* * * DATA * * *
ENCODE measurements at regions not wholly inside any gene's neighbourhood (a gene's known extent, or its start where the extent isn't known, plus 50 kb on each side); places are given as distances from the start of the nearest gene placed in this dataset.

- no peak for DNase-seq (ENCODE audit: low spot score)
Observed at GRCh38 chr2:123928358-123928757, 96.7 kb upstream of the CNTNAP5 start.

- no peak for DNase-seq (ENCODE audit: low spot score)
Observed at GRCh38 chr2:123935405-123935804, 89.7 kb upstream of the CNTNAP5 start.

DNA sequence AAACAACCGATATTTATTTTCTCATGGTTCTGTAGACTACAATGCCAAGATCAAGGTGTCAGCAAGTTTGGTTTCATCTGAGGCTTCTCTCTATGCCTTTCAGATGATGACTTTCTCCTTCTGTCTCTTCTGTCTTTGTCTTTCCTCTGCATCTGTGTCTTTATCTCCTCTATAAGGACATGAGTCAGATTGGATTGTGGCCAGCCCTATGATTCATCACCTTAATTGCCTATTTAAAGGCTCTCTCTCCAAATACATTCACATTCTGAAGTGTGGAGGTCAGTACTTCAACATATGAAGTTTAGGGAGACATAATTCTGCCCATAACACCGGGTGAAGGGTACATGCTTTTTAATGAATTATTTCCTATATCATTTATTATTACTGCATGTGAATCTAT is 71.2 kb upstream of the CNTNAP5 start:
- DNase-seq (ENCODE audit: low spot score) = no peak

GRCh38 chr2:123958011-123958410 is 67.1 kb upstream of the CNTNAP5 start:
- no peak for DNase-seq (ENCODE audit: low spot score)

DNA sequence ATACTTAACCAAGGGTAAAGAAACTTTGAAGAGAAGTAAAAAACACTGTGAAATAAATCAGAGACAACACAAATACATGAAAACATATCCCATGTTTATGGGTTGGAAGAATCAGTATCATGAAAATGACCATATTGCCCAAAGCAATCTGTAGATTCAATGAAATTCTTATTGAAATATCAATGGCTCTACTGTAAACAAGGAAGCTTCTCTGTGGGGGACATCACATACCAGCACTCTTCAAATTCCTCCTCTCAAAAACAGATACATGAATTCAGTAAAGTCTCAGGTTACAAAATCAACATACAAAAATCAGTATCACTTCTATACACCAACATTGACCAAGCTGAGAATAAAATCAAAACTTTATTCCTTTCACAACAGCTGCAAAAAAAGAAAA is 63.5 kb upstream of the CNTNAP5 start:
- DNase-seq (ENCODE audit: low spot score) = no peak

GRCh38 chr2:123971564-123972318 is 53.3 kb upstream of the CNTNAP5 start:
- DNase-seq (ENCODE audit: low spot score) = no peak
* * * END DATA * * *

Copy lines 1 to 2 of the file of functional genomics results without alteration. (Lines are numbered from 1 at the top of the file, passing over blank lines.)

ENCODE measurements at regions not wholly inside any gene's neighbourhood (a gene's known extent, or its start where the extent isn't known, plus 50 kb on each side); places are given as distances from the start of the nearest gene placed in this dataset.

- no peak for DNase-seq (ENCODE audit: low spot score)